|Title||Little Boat Dreams|
|Artist / Creator||Anita Bigelow|
|Artist's Nationality||United States|
|Place of Publication||Portland, Oregon|
|Contributors||Courtney Frisse took the photographs of the books|
|Process / Technique||Original illustrations|
|Structure / Binding||Modified fishbone fold (i.e., extended pamphlet fold) with oar flags|
|Medium / Materials||Colored pencil, water color, acrylics, acrylic inks, sumi ink; pens used are clipped crow quill and one of Tim Leigh's folded pens|
|Paper Stock||Arches Text Wove|
|Number of Pages||18 pages|
|Dimensions (WxHxD)||13.625 x 6.5 x .25 inches. Extends out to 25 inches|
|Box / Wrapper||Presented in a tape-tied portfolio|
For almost 30 years I have loved to row, so it was with great delight that I saw how much a model of Hedi Kyle's fishbone fold seen from above resembled a bird's eye view of a rowing shell. The structure invites pulling out and pushing in, but then I as I did so I wondered if the motion were more flying than rowing. This ambiguity started a flow of thought which became Little Boat Dreams. To be true to the idea of a rowing shell, I modified the fishbone fold and added oar-like flags now it is more of an extended pamphlet fold with flag book allusions. The words on the oars are extracted from Paul Valery's Le Rameur (The Rower). The rest of the text is my own, inspired by questions: if a rowing shell were to dream, would it dream of flying far above the river? Would it dream of its usual motions in its usual world? Would sinking be its nightmare or just another way to return? The text consists of words that might echo in a little boat's or a rower's dreams.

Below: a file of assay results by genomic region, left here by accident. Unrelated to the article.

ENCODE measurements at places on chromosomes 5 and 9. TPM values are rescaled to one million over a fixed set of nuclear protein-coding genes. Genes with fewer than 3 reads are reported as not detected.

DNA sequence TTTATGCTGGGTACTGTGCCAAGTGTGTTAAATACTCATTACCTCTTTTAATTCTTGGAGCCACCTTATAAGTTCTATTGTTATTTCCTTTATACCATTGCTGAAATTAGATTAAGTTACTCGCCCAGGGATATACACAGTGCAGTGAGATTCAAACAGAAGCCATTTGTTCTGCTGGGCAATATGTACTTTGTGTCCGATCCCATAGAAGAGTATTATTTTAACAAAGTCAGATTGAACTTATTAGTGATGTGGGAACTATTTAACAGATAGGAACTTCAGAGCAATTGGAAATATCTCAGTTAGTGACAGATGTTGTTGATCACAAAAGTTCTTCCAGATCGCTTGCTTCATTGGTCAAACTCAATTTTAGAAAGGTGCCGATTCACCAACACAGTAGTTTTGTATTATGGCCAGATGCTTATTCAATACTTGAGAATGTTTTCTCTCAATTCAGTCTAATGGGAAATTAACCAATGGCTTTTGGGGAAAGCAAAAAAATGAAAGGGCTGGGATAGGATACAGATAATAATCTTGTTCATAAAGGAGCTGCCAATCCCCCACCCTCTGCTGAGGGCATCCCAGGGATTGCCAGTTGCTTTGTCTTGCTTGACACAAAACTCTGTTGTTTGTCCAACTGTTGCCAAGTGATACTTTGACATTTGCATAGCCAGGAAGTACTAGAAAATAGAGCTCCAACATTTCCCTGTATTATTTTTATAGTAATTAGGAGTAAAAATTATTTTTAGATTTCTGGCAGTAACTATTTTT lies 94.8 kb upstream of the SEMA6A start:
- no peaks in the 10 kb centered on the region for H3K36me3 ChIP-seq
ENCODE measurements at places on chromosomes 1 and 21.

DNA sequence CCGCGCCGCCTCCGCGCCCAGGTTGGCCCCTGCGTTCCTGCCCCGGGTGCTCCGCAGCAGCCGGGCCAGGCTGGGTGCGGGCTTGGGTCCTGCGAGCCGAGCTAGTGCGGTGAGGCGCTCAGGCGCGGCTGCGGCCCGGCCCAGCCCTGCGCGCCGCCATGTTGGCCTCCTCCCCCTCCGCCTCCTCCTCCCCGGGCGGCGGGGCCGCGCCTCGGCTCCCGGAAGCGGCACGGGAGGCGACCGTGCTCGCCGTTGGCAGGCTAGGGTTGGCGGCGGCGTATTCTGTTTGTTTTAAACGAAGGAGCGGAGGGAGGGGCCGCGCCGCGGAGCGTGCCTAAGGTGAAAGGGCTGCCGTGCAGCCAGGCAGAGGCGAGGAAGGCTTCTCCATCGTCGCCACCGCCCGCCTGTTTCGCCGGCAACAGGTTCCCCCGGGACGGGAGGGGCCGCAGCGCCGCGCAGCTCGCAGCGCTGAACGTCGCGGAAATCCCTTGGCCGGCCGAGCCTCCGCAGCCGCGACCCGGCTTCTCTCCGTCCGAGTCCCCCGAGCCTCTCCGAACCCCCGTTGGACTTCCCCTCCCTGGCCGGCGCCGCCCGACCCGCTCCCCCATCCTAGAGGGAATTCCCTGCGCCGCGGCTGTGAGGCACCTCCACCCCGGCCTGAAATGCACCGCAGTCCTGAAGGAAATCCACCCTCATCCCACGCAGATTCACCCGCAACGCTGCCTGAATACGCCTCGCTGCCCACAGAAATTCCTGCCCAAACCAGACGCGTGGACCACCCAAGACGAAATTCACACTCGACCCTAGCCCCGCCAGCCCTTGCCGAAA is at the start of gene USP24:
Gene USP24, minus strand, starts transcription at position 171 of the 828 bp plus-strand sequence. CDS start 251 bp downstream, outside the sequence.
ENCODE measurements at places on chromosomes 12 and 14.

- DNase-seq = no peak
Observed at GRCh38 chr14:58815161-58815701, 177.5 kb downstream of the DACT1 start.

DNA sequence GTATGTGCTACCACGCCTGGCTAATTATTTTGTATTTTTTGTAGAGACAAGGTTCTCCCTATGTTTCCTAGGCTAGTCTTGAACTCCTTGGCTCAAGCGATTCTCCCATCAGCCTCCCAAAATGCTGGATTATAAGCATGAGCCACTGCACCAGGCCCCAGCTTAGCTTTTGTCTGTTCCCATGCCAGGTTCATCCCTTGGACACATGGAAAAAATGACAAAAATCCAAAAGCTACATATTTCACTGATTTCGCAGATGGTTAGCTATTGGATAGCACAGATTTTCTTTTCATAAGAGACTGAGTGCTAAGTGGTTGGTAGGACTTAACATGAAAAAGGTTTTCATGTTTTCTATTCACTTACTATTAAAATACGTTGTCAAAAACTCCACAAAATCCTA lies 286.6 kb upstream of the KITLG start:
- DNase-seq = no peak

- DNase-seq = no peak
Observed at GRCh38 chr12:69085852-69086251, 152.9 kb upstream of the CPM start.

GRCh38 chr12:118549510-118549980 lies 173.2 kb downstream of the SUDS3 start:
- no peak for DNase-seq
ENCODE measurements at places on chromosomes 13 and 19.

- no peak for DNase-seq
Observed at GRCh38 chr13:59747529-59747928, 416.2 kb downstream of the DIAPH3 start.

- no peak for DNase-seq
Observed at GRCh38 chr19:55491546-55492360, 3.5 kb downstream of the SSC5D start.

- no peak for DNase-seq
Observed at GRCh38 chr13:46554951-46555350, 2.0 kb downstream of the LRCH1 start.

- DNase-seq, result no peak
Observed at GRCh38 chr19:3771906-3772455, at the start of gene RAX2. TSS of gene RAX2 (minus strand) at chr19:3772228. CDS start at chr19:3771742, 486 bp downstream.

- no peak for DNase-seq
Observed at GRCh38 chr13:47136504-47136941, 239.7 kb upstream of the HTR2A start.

Artist BioAnita Bigelow, nee Lourie was a literature major at Reed College and then, ten years later, at Portland State University. Anita originally studied calligraphy with Lloyd Reynolds at Reed. She briefly attended the San Francisco Art Institute as a printmaker and there had the good fortune to take a typography class from Jack Stauffacher. Only recently has she been assiduous in the practice of calligraphy, enjoying classes from Rebecca Wild, Carol DuBosch, and Colleen Cavin, along with as many workshops as possible. More recently she has discovered a love of book binding and the possibility of making artists books, a love discovered in a PSU book arts class taught by Susan Harlan, and furthered in workshops with Tim Ely. In her other, pre-retirement lives, Anita taught in alternative schools, worked in a restaurant kitchen, and was a computer programmer and systems administrator. She also worked as a copywriter and illustrator.